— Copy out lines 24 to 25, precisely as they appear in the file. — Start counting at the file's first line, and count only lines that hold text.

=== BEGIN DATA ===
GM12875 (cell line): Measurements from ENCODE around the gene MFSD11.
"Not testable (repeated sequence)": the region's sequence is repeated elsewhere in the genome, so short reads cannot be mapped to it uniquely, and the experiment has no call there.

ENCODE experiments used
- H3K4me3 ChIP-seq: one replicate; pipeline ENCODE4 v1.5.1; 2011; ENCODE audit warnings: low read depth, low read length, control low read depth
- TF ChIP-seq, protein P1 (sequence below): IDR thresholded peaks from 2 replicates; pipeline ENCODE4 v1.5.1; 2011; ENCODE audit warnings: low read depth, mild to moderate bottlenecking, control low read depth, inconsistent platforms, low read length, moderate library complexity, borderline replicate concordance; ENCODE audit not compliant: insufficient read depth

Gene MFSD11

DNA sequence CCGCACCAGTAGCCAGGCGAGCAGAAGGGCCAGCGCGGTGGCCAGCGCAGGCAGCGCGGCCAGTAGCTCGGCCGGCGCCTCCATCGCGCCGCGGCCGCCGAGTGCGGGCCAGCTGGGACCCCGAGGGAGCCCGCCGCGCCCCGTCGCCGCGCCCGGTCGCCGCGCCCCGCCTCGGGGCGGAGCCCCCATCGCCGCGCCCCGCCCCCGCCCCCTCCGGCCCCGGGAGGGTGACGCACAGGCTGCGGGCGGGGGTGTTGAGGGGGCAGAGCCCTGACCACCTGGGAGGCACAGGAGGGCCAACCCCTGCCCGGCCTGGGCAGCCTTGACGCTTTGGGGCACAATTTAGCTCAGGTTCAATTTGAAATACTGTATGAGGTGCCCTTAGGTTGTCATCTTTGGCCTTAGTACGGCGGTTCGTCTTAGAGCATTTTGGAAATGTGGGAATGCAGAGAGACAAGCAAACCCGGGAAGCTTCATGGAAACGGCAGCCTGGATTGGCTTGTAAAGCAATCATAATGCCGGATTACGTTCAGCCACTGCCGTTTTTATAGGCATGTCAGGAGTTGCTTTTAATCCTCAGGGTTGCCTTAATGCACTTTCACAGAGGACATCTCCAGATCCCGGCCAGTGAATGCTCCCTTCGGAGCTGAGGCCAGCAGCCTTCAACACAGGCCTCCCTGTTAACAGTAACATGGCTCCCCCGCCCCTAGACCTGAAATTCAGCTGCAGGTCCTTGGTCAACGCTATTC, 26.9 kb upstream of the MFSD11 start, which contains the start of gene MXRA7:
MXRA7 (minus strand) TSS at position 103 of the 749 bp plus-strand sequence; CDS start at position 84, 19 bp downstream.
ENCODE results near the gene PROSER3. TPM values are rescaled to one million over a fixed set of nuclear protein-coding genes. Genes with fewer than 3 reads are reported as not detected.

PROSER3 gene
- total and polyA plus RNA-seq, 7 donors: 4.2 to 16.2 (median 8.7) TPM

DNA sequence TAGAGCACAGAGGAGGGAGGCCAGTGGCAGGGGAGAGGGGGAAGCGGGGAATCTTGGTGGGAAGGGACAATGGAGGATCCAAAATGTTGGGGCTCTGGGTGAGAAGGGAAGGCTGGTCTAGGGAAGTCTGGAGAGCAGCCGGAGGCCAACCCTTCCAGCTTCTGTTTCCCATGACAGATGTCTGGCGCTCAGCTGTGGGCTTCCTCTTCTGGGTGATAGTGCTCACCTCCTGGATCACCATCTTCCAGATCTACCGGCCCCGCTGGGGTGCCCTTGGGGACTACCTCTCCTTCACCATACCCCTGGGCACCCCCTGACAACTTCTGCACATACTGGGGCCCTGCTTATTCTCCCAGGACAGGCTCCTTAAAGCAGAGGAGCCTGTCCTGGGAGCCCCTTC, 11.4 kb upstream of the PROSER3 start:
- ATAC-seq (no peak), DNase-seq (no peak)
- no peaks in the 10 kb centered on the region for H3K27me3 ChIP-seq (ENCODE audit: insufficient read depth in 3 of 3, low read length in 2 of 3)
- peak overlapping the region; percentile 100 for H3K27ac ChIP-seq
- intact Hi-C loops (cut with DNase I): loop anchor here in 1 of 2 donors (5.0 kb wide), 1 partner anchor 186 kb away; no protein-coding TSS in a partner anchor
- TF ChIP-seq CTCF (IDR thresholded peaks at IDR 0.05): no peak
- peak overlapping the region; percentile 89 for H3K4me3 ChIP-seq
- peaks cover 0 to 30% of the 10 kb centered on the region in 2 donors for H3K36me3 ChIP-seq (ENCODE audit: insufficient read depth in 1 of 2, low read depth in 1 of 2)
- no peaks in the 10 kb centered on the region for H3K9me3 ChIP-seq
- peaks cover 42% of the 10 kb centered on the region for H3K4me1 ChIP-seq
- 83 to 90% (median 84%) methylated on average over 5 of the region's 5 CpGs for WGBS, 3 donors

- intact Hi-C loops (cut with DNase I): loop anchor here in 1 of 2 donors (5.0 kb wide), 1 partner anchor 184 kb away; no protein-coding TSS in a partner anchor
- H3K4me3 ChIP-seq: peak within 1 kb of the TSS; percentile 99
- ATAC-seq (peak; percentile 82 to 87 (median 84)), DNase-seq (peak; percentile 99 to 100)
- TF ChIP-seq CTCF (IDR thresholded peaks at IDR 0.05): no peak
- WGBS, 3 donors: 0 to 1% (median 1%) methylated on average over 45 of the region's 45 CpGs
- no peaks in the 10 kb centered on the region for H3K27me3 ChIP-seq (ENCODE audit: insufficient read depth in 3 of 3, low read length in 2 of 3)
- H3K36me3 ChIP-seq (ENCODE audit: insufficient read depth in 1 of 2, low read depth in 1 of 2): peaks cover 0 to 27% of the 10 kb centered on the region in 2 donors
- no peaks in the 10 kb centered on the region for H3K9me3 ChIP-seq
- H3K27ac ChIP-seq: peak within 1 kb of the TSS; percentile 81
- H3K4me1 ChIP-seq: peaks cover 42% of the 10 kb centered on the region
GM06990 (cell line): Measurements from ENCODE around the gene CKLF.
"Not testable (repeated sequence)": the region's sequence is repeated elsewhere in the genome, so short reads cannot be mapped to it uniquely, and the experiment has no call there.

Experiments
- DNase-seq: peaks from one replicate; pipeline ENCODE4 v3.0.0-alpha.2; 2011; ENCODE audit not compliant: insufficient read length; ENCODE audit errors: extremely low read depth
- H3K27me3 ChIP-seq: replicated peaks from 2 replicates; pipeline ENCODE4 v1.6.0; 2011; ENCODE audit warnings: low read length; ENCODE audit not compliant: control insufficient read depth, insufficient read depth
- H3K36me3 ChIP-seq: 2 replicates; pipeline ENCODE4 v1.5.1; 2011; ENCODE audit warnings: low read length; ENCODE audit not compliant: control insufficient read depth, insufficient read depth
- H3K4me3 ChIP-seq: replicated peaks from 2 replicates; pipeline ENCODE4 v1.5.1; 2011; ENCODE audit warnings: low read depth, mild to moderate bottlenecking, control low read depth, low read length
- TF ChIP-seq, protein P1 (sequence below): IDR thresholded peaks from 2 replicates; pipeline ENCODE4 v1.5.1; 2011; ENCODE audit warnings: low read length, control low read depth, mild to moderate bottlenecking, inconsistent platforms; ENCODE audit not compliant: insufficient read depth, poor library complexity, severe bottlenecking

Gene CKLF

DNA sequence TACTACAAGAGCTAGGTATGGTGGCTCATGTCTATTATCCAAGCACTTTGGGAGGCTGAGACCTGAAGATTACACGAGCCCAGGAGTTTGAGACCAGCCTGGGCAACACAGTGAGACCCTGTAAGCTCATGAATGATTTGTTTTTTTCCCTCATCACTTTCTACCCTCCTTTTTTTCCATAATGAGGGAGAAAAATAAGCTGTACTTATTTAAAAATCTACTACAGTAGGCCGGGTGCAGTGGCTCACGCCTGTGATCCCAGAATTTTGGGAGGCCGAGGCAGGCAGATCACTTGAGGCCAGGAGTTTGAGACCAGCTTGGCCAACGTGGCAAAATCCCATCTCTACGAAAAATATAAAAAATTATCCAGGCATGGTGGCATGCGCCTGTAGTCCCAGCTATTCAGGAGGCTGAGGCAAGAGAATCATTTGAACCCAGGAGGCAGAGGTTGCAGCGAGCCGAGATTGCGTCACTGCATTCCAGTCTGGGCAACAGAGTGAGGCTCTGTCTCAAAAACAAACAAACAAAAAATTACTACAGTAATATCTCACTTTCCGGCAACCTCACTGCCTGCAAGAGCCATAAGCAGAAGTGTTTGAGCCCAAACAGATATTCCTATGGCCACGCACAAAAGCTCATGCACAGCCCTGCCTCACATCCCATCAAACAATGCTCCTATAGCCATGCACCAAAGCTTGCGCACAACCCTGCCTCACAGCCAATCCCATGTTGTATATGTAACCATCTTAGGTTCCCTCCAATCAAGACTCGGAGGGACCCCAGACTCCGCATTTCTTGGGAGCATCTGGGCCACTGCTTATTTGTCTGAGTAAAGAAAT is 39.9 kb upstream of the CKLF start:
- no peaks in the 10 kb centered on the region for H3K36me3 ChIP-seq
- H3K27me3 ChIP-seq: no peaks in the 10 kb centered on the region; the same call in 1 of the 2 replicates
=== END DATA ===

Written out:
- H3K4me3 ChIP-seq: peak within 1 kb of the TSS; percentile 99
- ATAC-seq (peak; percentile 82 to 87 (median 84)), DNase-seq (peak; percentile 99 to 100)